Linux Desktop Due

By Peter Galli  |  Posted 2002-08-19 Print this article Print

Corporate desktop versions eyed, but user support lags.

Linux vendors are showing a renewed interest in developing a desktop version of the operating system to challenge Microsoft Corp. But many corporate users are simply not ready for—or not interested in—such a product.

Red Hat Inc., Sun Microsystems Inc. and SuSE Linux AG each maintain there is interest in a corporate desktop offering, and all have plans or are investigating options.

Boris Nalbach, chief technology officer for SuSE, in Nuremberg, Germany, said he sees demand for a corporate desktop, particularly in Europe. The German government is looking to implement Linux servers and desktops, while corporations are installing tens of thousands of desktop systems, Nalbach said at LinuxWorld here last week. He confirmed the company is looking at a standardized corporate desktop offering but declined to give specifics.

Red Hat, of Raleigh, N.C., is working on a corporate desktop offering to be released early next year, officials said. "There is now a place, as well as demand, for a corporate desktop product with enterprise qualities that will allow it to be widely deployed," said Red Hat Vice President Mark de Visser.

Jonathan Schwartz, executive vice president for software at Sun, in Santa Clara, Calif., said this is the year of the Linux desktop, reasoning that the desktop is no longer mission-critical to many businesses since many applications run on the network and in a browser.

Schwartz said the time is right to "bring together our StarOffice desktop productivity suite, desktop workstations, and talk about Java and our other desktop strategies."

Sun Chairman, President and CEO Scott McNealy also talked up the desktop at the conference, saying Linux is growing 30 percent a year on the client side. "At Sun, were also going to continue supporting desktop initiatives," McNealy said.

The only thing missing is widespread customer support.

Many enterprise users remain enthusiastic about Linux on the server, but the desktop does not create as much interest.

Andrew Care, CIO for Auckland-based Air New Zealand Ltd., said the airline is replacing 150 Hewlett-Packard Co. Compaq servers with a single IBM eServer Zseries mainframe running Linux and IBMs WebSphere Application Server software, allowing it to move off some 4,000 Microsoft Exchange e-mail, file and print clients to Bynari Inc.s open-source e-mail application.

Air New Zealand has deployed some Linux thin clients but said it believes Linux desktops have only niche use.

"What is needed before we consider moving is an office productivity suite that has functionality and applications comparable to Microsoft Office," Care said. "But, even more importantly, any Linux desktop will have to be completely compatible with Office and be able to translate and read all documents, templates and spreadsheets 100 percent."

Peter Galli has been a financial/technology reporter for 12 years at leading publications in South Africa, the UK and the US. He has been Investment Editor of South Africa's Business Day Newspaper, the sister publication of the Financial Times of London.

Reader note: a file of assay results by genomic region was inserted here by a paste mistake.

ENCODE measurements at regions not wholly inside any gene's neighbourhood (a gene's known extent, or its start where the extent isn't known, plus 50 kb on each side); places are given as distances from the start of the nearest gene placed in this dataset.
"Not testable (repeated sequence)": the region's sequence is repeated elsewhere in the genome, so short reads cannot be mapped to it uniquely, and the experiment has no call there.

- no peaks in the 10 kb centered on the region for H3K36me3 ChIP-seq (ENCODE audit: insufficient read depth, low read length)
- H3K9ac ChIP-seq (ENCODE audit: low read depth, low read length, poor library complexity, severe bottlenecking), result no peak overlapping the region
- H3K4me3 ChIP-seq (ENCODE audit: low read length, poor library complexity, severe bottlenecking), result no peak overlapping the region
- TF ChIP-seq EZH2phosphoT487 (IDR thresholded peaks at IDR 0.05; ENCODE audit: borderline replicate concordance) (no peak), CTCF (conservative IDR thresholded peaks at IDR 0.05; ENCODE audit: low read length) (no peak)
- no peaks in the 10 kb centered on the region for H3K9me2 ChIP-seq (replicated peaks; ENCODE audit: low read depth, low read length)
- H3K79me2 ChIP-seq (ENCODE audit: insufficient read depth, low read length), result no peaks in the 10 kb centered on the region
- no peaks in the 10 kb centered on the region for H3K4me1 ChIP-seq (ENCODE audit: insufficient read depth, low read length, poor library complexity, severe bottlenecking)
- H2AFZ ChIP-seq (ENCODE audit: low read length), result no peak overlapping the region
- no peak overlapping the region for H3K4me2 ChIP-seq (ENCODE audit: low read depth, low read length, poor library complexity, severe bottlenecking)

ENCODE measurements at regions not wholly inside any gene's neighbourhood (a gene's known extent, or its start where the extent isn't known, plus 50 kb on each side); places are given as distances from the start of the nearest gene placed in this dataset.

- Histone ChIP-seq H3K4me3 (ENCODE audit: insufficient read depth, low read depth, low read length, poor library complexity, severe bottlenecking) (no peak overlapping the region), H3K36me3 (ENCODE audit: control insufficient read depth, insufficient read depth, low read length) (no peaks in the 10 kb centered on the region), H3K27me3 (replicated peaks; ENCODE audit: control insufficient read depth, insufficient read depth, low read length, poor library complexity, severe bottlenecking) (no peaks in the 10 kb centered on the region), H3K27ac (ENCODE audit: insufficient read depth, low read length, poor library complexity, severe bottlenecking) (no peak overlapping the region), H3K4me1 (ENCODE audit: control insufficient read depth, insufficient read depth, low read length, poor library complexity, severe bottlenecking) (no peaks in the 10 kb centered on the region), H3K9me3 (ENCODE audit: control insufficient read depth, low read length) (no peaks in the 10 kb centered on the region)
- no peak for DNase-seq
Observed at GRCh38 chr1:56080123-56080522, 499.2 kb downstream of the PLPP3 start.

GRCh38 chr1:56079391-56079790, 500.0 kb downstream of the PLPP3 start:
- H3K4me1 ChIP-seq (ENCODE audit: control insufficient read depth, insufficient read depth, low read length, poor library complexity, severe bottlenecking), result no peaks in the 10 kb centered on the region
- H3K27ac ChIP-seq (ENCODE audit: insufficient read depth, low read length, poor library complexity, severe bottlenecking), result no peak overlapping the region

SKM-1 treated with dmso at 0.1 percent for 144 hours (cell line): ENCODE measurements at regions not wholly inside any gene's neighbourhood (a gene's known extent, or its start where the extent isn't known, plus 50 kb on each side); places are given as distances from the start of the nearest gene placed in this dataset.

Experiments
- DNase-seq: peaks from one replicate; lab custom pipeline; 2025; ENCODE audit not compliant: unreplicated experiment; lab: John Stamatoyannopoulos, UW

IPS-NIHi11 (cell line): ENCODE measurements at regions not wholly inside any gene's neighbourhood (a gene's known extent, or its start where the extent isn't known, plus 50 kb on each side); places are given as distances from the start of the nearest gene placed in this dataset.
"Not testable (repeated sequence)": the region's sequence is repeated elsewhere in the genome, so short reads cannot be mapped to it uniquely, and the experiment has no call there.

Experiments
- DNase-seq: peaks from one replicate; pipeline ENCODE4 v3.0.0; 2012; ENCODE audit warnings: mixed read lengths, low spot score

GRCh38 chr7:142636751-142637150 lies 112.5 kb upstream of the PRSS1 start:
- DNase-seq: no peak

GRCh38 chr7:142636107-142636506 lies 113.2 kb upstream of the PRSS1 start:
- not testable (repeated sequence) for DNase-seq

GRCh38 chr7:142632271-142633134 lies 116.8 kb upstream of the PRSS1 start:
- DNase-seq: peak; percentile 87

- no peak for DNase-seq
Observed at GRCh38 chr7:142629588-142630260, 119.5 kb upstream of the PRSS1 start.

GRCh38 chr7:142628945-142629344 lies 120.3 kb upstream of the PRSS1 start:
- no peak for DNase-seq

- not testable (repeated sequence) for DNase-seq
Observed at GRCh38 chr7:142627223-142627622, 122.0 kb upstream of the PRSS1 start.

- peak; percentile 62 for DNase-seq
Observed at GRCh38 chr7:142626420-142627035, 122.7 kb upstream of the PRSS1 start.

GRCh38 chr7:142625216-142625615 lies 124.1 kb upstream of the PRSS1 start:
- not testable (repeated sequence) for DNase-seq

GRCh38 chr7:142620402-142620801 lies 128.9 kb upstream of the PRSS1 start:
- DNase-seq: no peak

He was also Group Financial Communications Manager for First National Bank, the second largest banking group in South Africa before moving on to become Executive News Editor of Business Report, the largest daily financial newspaper in South Africa, owned by the global Independent Newspapers group.

He was responsible for a national reporting team of 20 based in four bureaus. He also edited and contributed to its weekly technology page, and launched a financial and technology radio service supplying daily news bulletins to the national broadcaster, the South African Broadcasting Corporation, which were then distributed to some 50 radio stations across the country.

He was then transferred to San Francisco as Business Report's U.S. Correspondent to cover Silicon Valley, trade and finance between the US, Europe and emerging markets like South Africa. After serving that role for more than two years, he joined eWeek as a Senior Editor, covering software platforms in August 2000.

He has comprehensively covered Microsoft and its Windows and .Net platforms, as well as the many legal challenges it has faced. He has also focused on Sun Microsystems and its Solaris operating environment, Java and Unix offerings. He covers developments in the open source community, particularly around the Linux kernel and the effects it will have on the enterprise.

He has written extensively about new products for the Linux and Unix platforms, the development of open standards and critically looked at the potential Linux has to offer an alternative operating system and platform to Windows, .Net and Unix-based solutions like Solaris.

His interviews with senior industry executives include Microsoft CEO Steve Ballmer, Linus Torvalds, the original developer of the Linux operating system, Sun CEO Scot McNealy, and Bill Zeitler, a senior vice president at IBM.

For numerous examples of his writing you can search under his name at the eWEEK Website at


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